The configurations may be set and/or locked by inputting data directly into the medical device using, e.g., a user interface, or may be accomplished indirectly including remotely, e.g., via a computer system connected to a network, where a network represents any uni- or bi-directional communication link suitable for communicating data, such as a wide-area network, local area network, or a global computer network like the World Wide Web (“the Web”). Accordingly, embodiments include a web-based data management system that allows persons to controllably access and/or manipulate and/or share information, depending on a given person's permission level. Each HCP and/or caregiver and/or medical device user may interact with a computing device suitable for accessing the data management system via a network. For example, a personal computer, laptop computer, phone such as a cellular telephone, a personal digital assistant (PDA), etc., may be used. The communication device typically executes communication software, typically a web browser such as INTERNET EXPLORER from Microsoft Corporation of Redmond, Wash., or the like, in order to communicate with the data management system.

Once configurations are set, e.g., by a HCP, caregiver or user, the stored information may be employed by the medical device in the execution of healthcare management, e.g., glucose monitoring. The stored information may be conveyed to a user in audible format and/or visual and/or tactile format. For example, prescriptive information inputted by a HCP may be visually displayed on the display of a medical device, e.g., as an icon (e.g., an “Rx” icon, as a note (similar to displayed PDF notes), or the like), or may be in audible or tactile form.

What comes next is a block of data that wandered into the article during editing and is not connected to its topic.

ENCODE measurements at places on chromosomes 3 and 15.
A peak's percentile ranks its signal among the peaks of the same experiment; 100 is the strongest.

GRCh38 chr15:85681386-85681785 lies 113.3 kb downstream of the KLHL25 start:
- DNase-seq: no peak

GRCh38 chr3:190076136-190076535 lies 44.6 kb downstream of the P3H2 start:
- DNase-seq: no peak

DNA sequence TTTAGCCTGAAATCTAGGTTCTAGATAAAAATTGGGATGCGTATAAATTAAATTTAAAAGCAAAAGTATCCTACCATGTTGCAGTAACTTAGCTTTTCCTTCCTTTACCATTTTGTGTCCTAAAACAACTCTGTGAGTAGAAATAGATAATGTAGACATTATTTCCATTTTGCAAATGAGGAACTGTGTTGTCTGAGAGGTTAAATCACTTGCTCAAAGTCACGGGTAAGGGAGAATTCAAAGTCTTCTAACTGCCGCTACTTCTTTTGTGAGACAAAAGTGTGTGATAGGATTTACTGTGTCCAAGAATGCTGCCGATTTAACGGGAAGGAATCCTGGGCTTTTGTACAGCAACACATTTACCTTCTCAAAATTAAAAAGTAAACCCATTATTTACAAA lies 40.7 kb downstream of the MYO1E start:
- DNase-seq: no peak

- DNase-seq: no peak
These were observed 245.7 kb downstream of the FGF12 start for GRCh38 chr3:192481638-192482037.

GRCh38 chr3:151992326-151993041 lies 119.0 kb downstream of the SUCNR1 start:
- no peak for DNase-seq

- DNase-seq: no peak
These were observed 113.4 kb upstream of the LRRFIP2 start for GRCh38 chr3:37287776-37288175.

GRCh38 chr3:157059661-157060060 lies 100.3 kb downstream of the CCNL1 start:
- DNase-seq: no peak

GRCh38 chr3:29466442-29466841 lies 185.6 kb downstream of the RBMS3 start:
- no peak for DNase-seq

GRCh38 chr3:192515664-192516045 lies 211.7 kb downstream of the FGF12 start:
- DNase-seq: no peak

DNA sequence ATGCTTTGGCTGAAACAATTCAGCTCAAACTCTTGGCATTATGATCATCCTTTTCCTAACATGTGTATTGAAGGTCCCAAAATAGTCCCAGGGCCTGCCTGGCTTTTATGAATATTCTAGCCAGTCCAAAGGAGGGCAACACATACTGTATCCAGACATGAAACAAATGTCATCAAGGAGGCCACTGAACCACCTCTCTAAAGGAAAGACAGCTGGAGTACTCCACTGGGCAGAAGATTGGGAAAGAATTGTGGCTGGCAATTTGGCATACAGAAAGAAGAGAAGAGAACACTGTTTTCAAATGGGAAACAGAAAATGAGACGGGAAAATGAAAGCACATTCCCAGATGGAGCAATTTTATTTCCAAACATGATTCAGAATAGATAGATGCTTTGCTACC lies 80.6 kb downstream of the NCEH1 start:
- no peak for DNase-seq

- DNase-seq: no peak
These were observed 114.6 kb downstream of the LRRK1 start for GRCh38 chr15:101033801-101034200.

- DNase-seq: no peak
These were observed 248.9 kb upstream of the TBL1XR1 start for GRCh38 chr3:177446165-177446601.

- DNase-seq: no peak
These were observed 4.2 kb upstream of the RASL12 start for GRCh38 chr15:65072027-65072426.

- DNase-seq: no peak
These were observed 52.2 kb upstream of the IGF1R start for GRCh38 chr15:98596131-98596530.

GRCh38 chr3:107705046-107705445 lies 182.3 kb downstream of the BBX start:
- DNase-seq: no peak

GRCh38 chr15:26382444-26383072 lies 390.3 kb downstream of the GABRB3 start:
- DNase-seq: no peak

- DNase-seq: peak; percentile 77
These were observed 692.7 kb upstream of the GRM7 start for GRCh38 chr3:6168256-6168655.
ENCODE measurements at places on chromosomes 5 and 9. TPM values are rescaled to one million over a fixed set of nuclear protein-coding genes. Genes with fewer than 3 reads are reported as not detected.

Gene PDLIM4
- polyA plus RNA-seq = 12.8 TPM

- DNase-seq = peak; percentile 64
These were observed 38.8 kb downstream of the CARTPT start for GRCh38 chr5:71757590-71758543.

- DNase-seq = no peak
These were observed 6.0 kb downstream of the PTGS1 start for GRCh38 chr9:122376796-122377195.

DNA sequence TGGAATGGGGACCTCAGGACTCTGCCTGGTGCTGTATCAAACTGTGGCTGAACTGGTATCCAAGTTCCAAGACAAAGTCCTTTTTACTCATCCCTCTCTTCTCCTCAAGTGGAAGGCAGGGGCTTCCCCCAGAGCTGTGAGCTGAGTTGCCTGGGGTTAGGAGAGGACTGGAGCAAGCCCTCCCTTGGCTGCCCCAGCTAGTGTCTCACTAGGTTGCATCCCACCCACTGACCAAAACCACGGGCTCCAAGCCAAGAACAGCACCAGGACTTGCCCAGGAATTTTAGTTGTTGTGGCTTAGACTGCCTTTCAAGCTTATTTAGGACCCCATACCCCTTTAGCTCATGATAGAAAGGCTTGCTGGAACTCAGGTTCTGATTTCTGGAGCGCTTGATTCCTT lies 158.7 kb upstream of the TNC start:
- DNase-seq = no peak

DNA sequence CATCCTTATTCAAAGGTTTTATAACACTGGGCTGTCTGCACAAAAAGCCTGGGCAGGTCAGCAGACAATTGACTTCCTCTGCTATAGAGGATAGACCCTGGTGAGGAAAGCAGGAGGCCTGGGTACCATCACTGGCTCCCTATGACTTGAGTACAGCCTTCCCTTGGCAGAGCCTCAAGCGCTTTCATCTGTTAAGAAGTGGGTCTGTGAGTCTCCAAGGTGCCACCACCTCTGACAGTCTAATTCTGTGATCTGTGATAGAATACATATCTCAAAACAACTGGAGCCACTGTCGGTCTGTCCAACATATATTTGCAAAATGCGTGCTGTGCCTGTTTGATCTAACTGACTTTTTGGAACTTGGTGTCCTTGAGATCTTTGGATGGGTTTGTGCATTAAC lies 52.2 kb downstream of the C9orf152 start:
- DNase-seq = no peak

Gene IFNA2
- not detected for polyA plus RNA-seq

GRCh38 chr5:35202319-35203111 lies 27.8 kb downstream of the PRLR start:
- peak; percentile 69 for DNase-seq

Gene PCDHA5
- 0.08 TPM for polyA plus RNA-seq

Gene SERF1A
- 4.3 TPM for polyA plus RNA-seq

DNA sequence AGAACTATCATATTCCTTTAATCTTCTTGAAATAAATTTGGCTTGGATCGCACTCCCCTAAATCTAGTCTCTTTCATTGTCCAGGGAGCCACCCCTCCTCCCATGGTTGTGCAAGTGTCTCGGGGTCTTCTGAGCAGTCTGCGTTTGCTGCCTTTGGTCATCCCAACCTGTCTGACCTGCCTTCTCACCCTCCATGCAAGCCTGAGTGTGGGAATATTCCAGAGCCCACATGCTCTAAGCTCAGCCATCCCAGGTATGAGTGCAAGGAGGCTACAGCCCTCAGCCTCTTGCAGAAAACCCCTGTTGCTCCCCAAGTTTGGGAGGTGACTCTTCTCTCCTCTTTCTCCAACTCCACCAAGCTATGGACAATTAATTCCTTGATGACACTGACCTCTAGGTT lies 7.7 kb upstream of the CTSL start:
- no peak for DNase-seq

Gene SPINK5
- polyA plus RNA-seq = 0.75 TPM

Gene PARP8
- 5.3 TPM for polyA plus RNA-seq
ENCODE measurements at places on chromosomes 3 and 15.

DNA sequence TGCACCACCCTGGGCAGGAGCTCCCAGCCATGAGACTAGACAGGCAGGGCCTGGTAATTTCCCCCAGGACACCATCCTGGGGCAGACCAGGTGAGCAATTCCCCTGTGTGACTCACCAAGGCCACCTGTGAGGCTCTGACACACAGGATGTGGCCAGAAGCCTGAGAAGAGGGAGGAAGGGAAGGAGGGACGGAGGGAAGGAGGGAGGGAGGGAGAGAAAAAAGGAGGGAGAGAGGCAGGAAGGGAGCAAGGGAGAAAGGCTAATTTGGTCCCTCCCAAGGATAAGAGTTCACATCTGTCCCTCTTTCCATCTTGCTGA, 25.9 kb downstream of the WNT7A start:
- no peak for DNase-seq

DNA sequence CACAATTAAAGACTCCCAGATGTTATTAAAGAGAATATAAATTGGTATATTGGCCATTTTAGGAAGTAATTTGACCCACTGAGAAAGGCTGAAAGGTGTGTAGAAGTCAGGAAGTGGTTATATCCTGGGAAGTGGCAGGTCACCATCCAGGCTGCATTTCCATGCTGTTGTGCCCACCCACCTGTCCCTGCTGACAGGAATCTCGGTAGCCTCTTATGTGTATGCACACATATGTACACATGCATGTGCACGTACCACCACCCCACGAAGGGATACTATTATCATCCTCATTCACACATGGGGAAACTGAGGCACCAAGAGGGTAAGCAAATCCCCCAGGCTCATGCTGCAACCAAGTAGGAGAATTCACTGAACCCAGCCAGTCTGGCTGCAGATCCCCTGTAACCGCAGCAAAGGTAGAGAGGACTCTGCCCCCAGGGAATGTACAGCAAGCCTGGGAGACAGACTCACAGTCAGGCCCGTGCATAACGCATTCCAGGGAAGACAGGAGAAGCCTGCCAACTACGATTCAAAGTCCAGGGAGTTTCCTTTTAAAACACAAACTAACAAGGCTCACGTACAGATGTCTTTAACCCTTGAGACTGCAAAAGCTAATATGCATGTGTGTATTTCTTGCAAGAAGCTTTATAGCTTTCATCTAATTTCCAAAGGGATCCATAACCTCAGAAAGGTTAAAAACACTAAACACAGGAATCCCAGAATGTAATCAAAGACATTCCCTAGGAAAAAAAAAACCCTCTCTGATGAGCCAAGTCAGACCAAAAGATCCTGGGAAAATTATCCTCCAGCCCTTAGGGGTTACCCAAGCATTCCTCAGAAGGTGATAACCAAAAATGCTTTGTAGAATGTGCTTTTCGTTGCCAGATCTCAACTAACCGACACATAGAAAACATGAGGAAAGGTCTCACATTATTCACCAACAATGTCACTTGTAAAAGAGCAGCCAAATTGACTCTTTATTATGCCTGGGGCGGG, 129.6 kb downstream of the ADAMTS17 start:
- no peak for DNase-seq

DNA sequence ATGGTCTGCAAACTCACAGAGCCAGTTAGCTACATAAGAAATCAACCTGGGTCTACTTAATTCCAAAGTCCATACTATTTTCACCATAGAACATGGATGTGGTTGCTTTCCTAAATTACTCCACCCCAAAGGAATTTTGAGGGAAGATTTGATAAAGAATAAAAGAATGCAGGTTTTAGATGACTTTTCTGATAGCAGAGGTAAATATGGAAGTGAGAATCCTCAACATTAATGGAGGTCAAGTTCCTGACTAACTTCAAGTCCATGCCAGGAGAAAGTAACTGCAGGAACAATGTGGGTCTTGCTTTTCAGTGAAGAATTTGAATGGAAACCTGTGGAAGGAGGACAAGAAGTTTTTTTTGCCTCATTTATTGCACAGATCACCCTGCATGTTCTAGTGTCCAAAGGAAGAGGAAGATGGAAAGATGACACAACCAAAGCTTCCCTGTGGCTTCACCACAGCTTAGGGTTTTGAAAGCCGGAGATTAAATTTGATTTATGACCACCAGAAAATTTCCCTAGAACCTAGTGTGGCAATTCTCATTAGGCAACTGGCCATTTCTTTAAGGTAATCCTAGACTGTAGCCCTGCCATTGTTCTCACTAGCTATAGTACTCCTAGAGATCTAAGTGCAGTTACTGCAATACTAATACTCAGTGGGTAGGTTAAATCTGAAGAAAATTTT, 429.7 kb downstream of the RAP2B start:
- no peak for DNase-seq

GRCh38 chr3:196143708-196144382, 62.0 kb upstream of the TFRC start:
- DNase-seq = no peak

FIG. 7A shows the hierarchal permission scheme of an embodiment of a medical device 300 having restrictive control, e.g., restrictive caregiver and user control. The most critical settings and portions of the user interface (e.g. the ability to set values and activate menu items) may be set by a HCP. Values that must be prescribed by a HCP are in the HCP Only portion of the user interface as bounded by the dashed line 310. Additional values prescribed by the HCP are included in the HCP settings region 320 as bounded by the solid line 330. For example, the HCP may restrict access to various options and menus (e.g., data transfer and storage parameters) and may set and lock various values such as, for example, the lower threshold for high concern and the associated alarm parameters. A caregiver (e.g. a parent) may set additional restrictions by the Caregiver settings region 340 as bounded by the solid line 350. For example, the care giver may set and lock the previously unlocked upper threshold for high concern and the associated alarm parameters and set preferred values for other threshold and the associated alarm parameters without locking those values (i.e., the user may update those values at a later time). Finally, the user of the medical device is allowed access to the User Allowed portion of the user interface as bounded by the solid line 360 along with a portion of the user interface that is always allowed, which is included the User region 370 of the user interface.